Debug.Assert(attributeStores != null);

 

    const string resource = "resource???", action = "issue???";

    var subject = new ClaimsPrincipal(identity);

 

    return new PolicyContext(subject, resource, action, attributeStores);

}

 

private static Dictionary<string, IAttributeStore> GetAttributeStores()

{

    return new Dictionary<string, IAttributeStore>();

}

If you want to use a custom attribute store (a class that implements IAttributeStore), you might do something like this:

private static Dictionary<string, IAttributeStore> GetAttributeStores()

{

    var attributeStores = new Dictionary<string, IAttributeStore>();           

    var store = AttributeStoreFactory.CreateAttributeStore(

        typeof(FooAttributeStore).AssemblyQualifiedName, null);

 

    attributeStores.Add("_FooAttributeStore", store);

 

    return attributeStores;

}


As you can see from the snippet above, I don't really understand what values you should use for the resource and action arguments given to the PolicyContext constructor.  If you know, please leave a comment or contact me.

Once you've created IPolicyEngine and PolicyContext objects, you call the BeginIssue and EndIssue methods on the engine:

var context = GetPolicyContext(originalIdentity);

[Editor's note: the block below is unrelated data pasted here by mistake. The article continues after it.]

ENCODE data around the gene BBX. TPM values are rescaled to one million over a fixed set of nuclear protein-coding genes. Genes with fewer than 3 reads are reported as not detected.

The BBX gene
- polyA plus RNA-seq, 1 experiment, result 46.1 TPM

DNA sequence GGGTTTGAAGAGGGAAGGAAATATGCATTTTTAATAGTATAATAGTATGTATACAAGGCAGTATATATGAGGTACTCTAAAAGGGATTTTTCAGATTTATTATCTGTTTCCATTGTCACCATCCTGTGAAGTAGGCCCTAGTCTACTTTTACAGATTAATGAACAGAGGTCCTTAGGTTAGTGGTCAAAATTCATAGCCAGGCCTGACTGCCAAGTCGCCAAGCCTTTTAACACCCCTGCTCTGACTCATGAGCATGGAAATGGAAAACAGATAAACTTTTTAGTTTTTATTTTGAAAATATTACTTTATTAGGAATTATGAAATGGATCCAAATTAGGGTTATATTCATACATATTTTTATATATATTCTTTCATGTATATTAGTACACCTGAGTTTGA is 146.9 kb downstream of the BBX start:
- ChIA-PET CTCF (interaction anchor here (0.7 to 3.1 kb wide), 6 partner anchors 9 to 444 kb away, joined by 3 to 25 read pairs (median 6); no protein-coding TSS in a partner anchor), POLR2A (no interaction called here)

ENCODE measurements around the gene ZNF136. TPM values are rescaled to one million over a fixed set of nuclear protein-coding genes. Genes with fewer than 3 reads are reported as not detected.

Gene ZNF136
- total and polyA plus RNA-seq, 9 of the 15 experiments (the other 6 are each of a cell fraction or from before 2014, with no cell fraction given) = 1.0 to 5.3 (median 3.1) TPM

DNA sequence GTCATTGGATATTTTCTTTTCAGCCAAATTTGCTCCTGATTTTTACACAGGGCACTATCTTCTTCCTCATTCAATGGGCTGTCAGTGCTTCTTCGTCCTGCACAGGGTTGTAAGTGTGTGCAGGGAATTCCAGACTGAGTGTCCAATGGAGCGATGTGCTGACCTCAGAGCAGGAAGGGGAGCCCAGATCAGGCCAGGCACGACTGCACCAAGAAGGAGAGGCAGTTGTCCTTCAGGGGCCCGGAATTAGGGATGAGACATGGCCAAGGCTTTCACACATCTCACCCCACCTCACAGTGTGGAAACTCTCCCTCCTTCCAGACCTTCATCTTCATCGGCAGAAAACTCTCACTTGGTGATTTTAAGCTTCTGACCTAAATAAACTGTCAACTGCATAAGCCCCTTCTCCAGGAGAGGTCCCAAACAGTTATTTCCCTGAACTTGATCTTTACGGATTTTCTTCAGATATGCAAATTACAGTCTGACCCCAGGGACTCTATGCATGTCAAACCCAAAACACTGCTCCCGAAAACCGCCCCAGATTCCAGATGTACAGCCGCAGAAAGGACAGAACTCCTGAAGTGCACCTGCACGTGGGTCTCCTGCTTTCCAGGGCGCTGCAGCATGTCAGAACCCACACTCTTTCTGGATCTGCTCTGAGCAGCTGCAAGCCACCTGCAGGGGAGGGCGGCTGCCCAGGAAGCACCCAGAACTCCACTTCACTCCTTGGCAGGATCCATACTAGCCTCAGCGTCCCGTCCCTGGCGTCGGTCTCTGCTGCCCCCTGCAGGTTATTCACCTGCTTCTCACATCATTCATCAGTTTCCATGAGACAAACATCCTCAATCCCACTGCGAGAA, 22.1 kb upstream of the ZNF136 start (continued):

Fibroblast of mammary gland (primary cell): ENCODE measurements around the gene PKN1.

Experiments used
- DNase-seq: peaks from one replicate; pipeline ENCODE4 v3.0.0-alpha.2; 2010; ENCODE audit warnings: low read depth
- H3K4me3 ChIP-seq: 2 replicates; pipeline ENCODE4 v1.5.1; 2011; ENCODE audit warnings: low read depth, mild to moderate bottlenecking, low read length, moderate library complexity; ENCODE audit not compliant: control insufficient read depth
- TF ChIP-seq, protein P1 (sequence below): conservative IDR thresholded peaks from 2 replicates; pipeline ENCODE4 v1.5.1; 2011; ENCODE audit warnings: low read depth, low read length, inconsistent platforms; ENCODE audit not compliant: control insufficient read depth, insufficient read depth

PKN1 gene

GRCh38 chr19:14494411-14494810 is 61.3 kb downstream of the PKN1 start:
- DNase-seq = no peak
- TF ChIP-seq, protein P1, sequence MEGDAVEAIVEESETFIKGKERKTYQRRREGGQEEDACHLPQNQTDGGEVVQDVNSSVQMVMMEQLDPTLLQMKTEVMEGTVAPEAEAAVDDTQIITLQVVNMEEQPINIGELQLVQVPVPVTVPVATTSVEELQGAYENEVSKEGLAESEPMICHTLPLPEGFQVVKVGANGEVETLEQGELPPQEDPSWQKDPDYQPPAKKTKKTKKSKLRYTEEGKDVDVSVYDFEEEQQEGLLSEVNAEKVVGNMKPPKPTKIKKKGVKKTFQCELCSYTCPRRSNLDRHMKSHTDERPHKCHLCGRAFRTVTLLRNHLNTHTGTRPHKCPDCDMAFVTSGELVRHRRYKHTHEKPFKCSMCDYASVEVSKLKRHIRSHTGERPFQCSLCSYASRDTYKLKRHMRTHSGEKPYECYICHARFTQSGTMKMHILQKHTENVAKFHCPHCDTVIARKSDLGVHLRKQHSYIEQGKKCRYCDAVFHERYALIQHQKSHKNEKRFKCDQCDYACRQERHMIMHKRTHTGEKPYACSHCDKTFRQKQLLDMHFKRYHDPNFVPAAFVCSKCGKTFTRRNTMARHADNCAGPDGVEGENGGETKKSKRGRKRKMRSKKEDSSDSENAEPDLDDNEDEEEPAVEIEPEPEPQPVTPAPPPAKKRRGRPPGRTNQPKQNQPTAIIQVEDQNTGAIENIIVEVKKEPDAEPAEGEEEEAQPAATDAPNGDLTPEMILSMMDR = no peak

var transformedIdentity = EndIssue(BeginIssue(context, null, null));


The fictitious attribute store might get values from a Web service, XML file, .NET remoting component, mainframe, or any other source that contains data you would like to include in claims.  The IAttributeStore requires that you use .NET's async programming model.  As a result, you'll end up with something like this:


public class FooAttributeStore : IAttributeStore

{

    public void Initialize(Dictionary<string, string> config) { }

 

    public IAsyncResult BeginExecuteQuery(string query, string[] parameters, AsyncCallback callback, object state)

    {

        Func<string[][]> func = () =>

        {

            var result = new string[2][];

 

            result[0] = new[] { "stuff from attribute store", string.Format(query, parameters) };

            result[1] = new[] { "1", "2" };

 

            return result;

        };

 

        return func.BeginInvoke(callback, state);

    }

 

    public string[][] EndExecuteQuery(IAsyncResult result)

    {

        result.AsyncWaitHandle.WaitOne();

 

        var del = ((AsyncResult)result).AsyncDelegate as Func<string[][]>;

 

        Debug.Assert(del != null);

 

        return del.EndInvoke(result);

    }

}


Note that the Func in BeginExecuteQuery returned two objects.  The cardinality of this array needs to match the number of types given in your script that uses that attribute store:

issue(Store = "_FooAttributeStore", Types = ("_T_2", "_T_3"), Query = "Get me {0}", Param = "Some Param");

As Dominick mentioned recently, you can find more info about creating custom attribute stores on the Connect Web site

Why this DSL is Interesting to Custom STS Developers